William the Walloon
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William the Walloon (date of birth unknown; d. (probably) 22 December 1089) was a Benedictine abbot.
He became Abbot of St. Arnoul at Metz in 1050. He continued the good traditions of his predecessor, Abbot Warin, in the government of his monastery, and devoted his leisure to study, especially of the works of St. Jerome and Augustine of Hippo.
On 30 June 1073, Pope Gregory VII wrote to Archbishop Manasses of Reims, rebuking him for his ill treatment of the monks of St-Remi, and ordering him to procure the election of a suitable abbot. William of St-Anoul was elected, but quickly found his position untenable. In spite of promises made to William in person (see his fourth letter), Manasses continued his persecution, and towards the end of 1073 the abbot journeyed to Rome to secure the acceptance of his resignation. In a letter to Manasses, probably sent by William, the pope says that the abbot is very pleasing to him and that he would desire him to retain both abbacies, but that, if he persists in resigning St-Remi, the archbishop is to accept his resignation and seek his advice in the election of a successor. In another letter, to Bishop Herimann of Metz, he informs him that William wishes to return to St-Arnoul, and recommends him to the bishop's charity, "that he may feel that his coming to us has profited him." In the event, Manasses roughly demanded the return of the abbatial crosier and appointed Henry, Abbot of Homblières, in William's place, apparently without consulting him.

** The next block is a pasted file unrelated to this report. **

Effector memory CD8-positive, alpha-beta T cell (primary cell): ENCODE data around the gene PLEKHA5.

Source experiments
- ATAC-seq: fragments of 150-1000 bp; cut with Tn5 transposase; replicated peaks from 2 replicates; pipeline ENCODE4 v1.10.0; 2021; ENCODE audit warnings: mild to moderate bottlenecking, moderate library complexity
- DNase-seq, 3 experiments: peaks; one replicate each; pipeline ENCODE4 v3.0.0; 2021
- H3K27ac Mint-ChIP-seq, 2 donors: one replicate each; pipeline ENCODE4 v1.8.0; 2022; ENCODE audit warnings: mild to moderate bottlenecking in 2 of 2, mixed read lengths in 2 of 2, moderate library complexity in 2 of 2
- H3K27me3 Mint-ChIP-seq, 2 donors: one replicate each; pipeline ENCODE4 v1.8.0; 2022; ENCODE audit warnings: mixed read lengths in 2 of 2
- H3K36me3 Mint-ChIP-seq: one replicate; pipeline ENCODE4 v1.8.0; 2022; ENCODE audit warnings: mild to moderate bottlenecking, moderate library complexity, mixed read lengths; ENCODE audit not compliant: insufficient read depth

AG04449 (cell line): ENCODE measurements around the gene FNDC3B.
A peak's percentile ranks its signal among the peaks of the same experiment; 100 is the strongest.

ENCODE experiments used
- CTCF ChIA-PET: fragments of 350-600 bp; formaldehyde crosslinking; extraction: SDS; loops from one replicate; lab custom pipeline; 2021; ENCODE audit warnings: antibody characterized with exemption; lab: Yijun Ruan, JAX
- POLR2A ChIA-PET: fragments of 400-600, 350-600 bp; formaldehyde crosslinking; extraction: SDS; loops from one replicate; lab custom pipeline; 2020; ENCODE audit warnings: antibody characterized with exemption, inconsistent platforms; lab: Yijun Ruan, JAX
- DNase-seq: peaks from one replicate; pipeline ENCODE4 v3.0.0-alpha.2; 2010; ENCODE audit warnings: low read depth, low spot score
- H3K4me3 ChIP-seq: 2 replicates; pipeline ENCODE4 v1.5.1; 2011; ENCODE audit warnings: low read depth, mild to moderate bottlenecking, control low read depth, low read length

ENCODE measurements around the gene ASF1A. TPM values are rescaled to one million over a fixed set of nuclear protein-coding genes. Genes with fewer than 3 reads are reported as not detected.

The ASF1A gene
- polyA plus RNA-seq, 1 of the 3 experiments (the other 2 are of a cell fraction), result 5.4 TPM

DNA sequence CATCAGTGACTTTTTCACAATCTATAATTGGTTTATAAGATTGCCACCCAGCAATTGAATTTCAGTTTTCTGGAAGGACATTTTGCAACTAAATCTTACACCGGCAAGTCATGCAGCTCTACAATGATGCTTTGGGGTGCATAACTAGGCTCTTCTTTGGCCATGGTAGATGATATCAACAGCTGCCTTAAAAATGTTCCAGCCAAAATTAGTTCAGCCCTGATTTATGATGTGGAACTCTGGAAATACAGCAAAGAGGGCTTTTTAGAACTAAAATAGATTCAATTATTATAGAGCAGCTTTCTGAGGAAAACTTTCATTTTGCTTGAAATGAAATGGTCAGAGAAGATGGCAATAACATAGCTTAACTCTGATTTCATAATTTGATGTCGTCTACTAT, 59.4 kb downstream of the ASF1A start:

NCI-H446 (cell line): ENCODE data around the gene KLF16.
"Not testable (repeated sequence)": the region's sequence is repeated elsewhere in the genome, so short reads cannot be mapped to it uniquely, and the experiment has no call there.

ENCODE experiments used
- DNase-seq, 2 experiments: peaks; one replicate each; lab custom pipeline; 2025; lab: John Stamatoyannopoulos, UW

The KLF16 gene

William returned to Metz, but some twelve years later, though on friendly terms with Bishop Herimann, allowed himself to be consecrated and intruded into the See of Metz when the Emperor Henry IV drove out the rightful bishop, in 1085. The following year, however, he sought out Herimann, publicly resigned the dignity he had usurped, and retired to the Abbey of Gorze. Shortly afterwards Herimann restored him to his abbey of St-Arnoul.
Of his writings we have seven letters and a prayer of preparation for Mass in honour of St. Augustine. His style is good for the period and shows a considerable knowledge of literature. The first letter is the well-known address of congratulation to Gregory VII on his election to the papacy, reprinted by the Bollandists at the beginning of their commentary on the life of that pope. These remains were discovered by Mabillon at St-Arnoul and first printed by him in his "Analecta vetera", I (Paris, 1675), 247-286.